to miss her

I cannot wait

to miss her

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10 Ways to Respond When Your Kid Disrespects You

Forever Family, Go Girl!, Self-care - Allison Kenny - August 22, 2016

Ever feel like a punching bag in your own home? When I’m faced with eye rolling, furniture kicking, hands over ears, screaming in my face or a disgusted tone of voice, I do my best to respond without throwing a tantrum myself…which is not easy for me. Here are the phrases I practice and use like a script to keep from throwing my daughter’s toys in the trash or cursing like a sailor.

“I wonder why you’re not listening to me…”

“I’m turning my ears right off to that.”

“I don’t listen when people talk to me that way.”

“Wow. You seem really angry. Please don’t take it out on me.”

“I’m sorry you’re mad, and stop.”

“I’m happy to listen when you’re calm.”

“I’m starting to get angry. I need some space to breathe and get calm.”

“I won’t listen when you’re yelling.”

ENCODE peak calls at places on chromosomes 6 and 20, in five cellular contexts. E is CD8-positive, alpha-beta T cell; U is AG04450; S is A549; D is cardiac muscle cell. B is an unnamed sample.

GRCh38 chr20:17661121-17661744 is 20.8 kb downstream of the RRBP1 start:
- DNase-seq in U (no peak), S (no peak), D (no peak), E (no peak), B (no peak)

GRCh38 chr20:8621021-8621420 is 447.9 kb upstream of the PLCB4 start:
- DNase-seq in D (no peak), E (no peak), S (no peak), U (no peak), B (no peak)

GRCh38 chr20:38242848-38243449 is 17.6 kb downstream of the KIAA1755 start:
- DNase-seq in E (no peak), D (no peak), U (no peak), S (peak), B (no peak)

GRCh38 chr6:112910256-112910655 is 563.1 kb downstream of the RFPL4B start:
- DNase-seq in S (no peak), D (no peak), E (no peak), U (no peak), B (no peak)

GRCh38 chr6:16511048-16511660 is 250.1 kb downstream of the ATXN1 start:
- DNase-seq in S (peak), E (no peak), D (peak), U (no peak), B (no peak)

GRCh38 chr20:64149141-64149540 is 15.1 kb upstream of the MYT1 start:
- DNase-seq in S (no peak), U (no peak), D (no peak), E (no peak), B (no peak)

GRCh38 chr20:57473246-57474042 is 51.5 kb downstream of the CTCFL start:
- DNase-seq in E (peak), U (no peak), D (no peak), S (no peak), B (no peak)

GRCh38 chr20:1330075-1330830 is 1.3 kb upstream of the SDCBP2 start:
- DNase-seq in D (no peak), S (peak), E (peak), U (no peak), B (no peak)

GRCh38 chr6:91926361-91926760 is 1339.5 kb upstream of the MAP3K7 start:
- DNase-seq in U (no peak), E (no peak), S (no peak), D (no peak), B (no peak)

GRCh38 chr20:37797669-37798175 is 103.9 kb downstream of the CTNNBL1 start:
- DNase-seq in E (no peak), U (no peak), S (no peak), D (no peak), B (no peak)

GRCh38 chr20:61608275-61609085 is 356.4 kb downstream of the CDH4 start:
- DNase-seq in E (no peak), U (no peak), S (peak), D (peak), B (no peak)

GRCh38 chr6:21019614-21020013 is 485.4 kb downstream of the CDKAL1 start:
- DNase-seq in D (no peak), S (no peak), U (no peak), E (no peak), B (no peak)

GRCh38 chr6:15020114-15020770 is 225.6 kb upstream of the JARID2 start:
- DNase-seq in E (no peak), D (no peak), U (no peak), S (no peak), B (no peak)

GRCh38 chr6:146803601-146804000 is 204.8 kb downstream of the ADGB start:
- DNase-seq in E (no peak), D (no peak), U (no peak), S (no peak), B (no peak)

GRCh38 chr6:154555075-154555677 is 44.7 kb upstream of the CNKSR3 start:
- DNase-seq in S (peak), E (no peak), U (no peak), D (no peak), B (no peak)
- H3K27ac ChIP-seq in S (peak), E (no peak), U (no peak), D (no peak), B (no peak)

“That was rude. Would you like a do-over?”

“Please try that again with a respectful voice.”

I want my daughter to feel powerful and know how to stand up against violence. But when she uses her power to yell, kick or fight back when I’m simply asking her brush her teeth, it’s a misuse of her power. I believe it’s my job to teach her how to treat me and others. I try to be super flexible in all other areas of my parenting, but this is a battle I will pick every time. She cannot disrespect her parents. Period.

How do you keep your girls strong and ready to fight for themselves while also keeping the peace and expecting respect?

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A Squirrel-Sized Breakthrough

Go Girl!, Self-care - Allison Kenny - May 13, 2016

Maybe it’s the scent of summer in the air: talk of Go Girls! Camp, family vacations, and lots of time in the pool. Sometimes with trauma, a season change is enough to snap us out of fight or flight.

Maybe it was Mothers’ Day. We created an altar to celebrate and integrate the idea that 4 different mothers all belong to our little Squirrel. Maybe this ritual healed some part of her.